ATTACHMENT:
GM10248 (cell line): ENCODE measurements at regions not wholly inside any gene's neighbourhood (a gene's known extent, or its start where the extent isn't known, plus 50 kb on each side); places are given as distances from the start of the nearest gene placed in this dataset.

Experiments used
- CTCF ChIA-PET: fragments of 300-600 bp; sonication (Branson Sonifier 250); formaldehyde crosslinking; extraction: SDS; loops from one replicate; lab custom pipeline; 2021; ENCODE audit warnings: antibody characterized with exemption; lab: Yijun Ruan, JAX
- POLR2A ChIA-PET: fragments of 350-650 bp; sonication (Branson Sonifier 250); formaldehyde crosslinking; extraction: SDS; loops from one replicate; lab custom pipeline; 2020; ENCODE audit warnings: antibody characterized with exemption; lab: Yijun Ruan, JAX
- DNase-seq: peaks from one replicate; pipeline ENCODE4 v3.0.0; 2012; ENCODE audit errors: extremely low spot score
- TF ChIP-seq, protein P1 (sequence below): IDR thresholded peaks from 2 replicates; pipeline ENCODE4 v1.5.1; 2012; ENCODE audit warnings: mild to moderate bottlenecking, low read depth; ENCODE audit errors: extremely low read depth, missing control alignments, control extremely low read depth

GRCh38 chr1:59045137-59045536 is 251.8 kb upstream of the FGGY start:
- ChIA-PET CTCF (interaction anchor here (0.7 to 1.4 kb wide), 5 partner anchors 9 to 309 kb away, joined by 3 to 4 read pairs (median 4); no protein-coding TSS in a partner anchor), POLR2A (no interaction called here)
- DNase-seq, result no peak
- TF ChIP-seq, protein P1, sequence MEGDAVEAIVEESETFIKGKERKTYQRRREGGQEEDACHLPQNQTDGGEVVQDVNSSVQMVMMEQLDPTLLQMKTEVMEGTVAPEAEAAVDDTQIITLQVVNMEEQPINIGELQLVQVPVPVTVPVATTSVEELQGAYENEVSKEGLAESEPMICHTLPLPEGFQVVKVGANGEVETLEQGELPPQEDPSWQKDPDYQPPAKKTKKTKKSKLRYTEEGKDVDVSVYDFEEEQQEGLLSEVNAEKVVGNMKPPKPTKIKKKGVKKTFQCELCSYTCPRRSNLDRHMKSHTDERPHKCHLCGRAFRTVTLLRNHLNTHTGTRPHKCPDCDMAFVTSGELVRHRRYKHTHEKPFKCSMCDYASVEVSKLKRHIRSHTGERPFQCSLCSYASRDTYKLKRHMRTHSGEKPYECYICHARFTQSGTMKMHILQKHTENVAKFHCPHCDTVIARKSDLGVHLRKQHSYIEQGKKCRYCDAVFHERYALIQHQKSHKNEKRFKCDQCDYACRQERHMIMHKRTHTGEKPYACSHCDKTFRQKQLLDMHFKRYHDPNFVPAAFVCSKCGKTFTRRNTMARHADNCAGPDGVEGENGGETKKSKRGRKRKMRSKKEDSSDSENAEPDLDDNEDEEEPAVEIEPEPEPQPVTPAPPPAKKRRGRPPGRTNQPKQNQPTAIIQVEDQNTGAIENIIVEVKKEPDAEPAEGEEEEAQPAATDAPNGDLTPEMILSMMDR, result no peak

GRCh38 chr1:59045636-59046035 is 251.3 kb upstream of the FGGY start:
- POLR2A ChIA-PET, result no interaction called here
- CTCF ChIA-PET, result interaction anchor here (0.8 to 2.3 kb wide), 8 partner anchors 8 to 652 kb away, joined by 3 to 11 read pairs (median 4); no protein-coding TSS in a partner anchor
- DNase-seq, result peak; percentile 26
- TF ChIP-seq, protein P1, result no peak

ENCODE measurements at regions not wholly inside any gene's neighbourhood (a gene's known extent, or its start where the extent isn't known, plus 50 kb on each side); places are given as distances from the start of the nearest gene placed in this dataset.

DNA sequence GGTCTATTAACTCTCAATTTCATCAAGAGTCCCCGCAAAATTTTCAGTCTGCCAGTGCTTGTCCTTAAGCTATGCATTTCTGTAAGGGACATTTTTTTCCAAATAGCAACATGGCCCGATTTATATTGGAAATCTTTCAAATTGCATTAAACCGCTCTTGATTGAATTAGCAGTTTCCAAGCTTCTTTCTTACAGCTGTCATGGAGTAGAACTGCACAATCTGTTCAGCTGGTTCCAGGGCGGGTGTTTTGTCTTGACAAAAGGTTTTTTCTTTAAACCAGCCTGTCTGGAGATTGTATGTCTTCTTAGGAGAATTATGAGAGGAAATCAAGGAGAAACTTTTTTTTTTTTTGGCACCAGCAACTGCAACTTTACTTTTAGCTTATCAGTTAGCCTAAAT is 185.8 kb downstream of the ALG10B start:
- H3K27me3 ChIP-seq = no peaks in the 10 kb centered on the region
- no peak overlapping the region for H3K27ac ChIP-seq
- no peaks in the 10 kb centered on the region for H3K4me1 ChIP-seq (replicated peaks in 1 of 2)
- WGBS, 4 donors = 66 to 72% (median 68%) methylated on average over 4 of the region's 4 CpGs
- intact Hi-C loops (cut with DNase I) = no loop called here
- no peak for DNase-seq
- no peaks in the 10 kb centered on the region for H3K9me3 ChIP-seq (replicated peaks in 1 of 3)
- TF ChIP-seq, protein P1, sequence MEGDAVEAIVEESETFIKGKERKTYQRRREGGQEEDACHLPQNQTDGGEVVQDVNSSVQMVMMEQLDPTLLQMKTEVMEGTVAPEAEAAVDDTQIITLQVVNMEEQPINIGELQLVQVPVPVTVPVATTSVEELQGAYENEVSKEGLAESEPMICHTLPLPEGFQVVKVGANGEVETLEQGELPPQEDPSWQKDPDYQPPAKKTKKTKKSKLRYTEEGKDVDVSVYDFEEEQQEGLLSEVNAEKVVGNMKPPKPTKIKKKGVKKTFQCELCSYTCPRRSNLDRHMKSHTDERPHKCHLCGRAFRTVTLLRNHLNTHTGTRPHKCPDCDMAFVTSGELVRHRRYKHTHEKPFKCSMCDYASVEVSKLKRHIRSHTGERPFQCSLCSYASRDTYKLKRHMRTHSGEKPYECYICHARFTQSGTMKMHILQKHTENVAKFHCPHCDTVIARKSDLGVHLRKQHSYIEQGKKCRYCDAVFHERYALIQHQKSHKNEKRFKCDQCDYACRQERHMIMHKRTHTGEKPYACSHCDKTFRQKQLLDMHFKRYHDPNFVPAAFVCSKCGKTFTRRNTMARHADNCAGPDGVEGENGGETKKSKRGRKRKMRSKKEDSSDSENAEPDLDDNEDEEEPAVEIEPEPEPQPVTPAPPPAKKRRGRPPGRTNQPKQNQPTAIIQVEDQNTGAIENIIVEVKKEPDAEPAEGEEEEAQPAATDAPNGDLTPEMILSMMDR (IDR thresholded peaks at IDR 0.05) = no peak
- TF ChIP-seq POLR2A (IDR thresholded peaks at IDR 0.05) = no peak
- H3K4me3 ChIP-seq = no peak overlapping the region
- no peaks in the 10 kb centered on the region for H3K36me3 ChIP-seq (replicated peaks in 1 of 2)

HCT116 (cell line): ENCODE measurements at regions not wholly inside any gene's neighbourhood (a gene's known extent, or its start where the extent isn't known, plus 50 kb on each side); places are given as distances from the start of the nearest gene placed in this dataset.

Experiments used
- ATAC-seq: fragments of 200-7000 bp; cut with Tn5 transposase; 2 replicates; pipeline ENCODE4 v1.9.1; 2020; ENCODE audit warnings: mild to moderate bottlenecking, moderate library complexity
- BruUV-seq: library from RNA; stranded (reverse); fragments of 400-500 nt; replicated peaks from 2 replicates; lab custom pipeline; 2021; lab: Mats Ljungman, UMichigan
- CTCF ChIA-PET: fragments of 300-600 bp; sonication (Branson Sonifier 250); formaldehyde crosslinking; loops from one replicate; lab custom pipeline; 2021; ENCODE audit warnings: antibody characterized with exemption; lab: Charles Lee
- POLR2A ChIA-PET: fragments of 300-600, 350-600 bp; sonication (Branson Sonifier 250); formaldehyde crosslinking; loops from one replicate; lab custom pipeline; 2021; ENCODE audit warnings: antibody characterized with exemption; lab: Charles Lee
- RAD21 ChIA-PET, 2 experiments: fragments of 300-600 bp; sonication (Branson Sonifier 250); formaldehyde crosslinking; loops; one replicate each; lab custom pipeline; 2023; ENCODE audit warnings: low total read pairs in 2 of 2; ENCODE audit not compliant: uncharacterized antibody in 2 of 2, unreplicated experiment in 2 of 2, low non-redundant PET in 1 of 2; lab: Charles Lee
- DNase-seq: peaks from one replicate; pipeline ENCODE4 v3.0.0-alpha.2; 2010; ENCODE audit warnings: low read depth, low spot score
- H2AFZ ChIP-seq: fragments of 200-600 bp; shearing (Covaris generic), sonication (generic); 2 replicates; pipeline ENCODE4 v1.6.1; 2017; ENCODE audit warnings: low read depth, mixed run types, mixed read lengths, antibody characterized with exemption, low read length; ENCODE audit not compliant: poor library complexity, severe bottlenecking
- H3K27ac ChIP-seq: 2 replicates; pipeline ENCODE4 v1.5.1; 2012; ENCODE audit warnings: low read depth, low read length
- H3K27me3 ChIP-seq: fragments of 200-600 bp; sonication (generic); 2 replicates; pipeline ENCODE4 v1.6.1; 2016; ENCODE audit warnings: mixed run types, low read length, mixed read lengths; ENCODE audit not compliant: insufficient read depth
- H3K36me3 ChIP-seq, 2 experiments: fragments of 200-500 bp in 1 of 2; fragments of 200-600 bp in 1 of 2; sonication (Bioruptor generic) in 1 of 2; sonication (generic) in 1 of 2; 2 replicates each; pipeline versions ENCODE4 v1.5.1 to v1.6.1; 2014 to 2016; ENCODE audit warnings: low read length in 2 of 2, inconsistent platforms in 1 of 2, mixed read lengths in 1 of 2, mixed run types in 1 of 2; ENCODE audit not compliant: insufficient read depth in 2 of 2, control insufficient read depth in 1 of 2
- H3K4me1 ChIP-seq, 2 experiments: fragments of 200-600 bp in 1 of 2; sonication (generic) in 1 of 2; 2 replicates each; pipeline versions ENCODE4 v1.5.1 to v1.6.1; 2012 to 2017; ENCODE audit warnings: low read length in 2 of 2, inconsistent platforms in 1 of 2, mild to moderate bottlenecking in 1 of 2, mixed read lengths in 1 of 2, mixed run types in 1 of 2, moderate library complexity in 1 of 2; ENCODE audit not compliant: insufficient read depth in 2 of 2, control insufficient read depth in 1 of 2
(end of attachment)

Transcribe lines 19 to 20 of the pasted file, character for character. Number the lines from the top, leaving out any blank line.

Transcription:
- no peak overlapping the region for H3K27ac ChIP-seq
- no peaks in the 10 kb centered on the region for H3K4me1 ChIP-seq (replicated peaks in 1 of 2)